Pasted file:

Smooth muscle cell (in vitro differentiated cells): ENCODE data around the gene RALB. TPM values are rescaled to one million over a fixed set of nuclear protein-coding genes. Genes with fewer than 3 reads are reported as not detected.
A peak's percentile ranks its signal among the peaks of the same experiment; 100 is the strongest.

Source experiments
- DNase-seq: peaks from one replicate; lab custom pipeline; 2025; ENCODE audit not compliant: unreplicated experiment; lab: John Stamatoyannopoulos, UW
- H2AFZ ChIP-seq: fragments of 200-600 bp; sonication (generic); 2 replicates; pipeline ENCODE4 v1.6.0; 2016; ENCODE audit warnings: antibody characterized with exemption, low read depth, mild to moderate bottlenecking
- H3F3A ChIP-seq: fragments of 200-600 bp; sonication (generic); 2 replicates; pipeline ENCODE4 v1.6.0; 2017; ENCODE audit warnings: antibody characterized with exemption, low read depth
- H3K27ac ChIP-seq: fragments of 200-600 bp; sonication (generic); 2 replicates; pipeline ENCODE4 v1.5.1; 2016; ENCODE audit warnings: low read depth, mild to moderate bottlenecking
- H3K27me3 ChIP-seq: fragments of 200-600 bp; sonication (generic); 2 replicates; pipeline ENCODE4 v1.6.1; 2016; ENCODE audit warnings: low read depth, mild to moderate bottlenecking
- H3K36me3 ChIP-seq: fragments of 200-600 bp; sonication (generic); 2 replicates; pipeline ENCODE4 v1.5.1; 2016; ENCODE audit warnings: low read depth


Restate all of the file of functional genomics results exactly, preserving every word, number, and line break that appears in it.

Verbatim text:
Smooth muscle cell (in vitro differentiated cells): ENCODE data around the gene RALB. TPM values are rescaled to one million over a fixed set of nuclear protein-coding genes. Genes with fewer than 3 reads are reported as not detected.
A peak's percentile ranks its signal among the peaks of the same experiment; 100 is the strongest.

Source experiments
- DNase-seq: peaks from one replicate; lab custom pipeline; 2025; ENCODE audit not compliant: unreplicated experiment; lab: John Stamatoyannopoulos, UW
- H2AFZ ChIP-seq: fragments of 200-600 bp; sonication (generic); 2 replicates; pipeline ENCODE4 v1.6.0; 2016; ENCODE audit warnings: antibody characterized with exemption, low read depth, mild to moderate bottlenecking
- H3F3A ChIP-seq: fragments of 200-600 bp; sonication (generic); 2 replicates; pipeline ENCODE4 v1.6.0; 2017; ENCODE audit warnings: antibody characterized with exemption, low read depth
- H3K27ac ChIP-seq: fragments of 200-600 bp; sonication (generic); 2 replicates; pipeline ENCODE4 v1.5.1; 2016; ENCODE audit warnings: low read depth, mild to moderate bottlenecking
- H3K27me3 ChIP-seq: fragments of 200-600 bp; sonication (generic); 2 replicates; pipeline ENCODE4 v1.6.1; 2016; ENCODE audit warnings: low read depth, mild to moderate bottlenecking
- H3K36me3 ChIP-seq: fragments of 200-600 bp; sonication (generic); 2 replicates; pipeline ENCODE4 v1.5.1; 2016; ENCODE audit warnings: low read depth